Baghdad’s Qishla

Baghdad’s Qishla tells the story of modern Iraq. Built by the Ottoman Wali (ruler) in 1869, the Qishla Tower stands 23 meters tall on the bank of the River Tigris in central Baghdad. In 1927, the tower was fitted with a clock, a gift from King George V to the King of Iraq, Faisal I.

This landmark stands in the park of the Serail, seat of

 Government from 1851 to 1989 when Iraq was under Ottoman rule, then British rule, then independence under the monarchy, and has since survived the political turmoil and conflict.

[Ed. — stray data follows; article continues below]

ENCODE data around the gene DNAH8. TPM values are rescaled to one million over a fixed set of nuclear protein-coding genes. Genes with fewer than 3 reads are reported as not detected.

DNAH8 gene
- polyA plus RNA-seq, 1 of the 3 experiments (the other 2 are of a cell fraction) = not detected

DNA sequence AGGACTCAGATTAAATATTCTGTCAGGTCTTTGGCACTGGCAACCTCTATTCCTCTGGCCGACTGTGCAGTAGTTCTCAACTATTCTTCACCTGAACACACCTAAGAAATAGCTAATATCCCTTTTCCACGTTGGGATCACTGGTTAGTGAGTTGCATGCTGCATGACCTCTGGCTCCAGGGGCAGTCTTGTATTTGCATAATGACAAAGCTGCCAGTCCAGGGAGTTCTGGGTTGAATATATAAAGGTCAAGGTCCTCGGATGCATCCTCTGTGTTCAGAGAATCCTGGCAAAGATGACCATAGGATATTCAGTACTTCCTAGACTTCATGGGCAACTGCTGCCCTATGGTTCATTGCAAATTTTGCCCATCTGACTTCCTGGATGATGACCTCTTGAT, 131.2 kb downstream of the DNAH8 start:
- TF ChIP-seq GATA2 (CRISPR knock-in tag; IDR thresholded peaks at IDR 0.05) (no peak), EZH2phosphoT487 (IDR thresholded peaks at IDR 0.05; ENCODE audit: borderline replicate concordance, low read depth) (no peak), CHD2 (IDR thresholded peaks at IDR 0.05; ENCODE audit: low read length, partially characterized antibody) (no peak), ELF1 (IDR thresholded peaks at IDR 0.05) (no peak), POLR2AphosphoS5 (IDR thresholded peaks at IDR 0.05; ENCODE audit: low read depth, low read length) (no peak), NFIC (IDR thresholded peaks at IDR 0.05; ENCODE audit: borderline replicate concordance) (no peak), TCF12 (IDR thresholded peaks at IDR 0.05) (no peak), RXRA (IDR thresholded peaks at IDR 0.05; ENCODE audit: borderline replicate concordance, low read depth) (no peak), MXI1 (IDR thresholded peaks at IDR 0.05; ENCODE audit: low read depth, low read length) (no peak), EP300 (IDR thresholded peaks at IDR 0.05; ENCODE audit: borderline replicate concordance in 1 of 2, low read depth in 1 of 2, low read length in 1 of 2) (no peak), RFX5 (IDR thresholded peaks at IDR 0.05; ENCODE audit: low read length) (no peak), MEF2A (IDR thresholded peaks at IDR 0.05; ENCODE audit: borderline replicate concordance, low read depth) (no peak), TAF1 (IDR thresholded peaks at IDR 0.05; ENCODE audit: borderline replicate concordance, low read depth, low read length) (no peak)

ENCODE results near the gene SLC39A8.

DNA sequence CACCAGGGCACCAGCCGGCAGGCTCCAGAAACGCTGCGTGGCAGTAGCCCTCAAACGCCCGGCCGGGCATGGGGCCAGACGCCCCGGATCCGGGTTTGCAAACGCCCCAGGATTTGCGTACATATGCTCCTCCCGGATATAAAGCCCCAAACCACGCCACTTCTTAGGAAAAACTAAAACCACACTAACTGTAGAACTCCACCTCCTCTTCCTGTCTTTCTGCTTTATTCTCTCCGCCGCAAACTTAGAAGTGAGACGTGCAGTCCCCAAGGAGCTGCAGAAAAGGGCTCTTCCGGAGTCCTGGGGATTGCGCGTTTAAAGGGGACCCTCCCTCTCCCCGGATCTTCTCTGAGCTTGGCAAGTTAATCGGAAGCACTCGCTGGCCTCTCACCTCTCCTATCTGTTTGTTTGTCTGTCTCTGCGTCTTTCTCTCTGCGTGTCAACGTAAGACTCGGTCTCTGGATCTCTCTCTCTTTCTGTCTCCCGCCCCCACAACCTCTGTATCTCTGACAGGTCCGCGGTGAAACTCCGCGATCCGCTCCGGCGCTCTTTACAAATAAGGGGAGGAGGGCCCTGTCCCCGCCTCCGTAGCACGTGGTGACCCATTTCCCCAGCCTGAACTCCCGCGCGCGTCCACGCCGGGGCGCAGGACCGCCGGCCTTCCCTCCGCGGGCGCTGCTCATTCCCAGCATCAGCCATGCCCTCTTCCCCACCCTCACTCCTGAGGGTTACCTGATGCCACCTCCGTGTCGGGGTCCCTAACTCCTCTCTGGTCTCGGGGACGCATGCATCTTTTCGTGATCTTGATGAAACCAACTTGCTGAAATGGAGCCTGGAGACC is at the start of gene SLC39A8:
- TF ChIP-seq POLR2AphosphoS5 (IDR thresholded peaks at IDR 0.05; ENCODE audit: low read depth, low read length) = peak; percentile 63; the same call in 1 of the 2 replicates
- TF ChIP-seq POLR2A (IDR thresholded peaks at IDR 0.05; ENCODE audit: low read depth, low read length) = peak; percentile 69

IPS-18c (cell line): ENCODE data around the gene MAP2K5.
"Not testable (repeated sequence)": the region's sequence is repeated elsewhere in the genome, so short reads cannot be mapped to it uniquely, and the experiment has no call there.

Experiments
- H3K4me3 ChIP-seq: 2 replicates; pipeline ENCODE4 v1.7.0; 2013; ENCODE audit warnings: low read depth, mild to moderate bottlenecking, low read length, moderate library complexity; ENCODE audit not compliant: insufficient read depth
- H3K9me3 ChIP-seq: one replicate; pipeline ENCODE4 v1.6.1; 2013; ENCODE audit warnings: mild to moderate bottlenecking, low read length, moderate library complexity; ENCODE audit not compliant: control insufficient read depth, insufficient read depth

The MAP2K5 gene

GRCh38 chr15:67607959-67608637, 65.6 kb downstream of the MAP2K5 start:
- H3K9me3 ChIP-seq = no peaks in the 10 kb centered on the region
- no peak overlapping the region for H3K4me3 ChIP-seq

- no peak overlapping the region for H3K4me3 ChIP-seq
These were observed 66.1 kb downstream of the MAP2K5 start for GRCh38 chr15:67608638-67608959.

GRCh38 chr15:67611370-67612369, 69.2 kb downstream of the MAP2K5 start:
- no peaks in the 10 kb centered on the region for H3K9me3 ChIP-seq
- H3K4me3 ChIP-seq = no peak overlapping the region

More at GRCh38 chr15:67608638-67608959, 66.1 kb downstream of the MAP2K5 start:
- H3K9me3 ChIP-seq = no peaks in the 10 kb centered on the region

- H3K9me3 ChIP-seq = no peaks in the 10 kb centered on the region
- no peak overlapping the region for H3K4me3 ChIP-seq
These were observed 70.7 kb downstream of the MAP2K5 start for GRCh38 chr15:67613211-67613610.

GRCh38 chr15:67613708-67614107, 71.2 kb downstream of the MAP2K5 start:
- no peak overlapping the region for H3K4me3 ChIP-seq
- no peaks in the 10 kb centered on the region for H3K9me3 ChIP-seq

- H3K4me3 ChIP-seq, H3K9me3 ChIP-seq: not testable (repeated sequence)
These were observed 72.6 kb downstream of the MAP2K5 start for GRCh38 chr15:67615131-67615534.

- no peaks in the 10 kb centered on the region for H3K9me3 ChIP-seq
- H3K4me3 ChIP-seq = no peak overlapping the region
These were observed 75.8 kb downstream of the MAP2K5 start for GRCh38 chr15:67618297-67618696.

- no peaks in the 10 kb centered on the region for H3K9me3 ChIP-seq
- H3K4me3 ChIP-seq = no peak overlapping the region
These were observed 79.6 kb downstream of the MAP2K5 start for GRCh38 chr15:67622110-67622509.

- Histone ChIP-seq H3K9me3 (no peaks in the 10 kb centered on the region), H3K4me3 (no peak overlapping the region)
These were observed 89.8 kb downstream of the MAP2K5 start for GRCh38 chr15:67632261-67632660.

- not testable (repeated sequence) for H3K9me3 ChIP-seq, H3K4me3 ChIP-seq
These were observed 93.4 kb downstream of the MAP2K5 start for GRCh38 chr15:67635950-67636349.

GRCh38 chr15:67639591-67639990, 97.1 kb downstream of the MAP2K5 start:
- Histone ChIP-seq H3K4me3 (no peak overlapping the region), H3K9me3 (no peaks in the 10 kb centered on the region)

Today, it is a monument surrounded by palm trees and lush green lawns where school children stroll or play and residents pose for pictures and watch the sun turn the river into a giant mirror.



Photos: UNAMI PIOFor More Photos Click Here


Last modified on Wednesday, 11 April 2018 09:05

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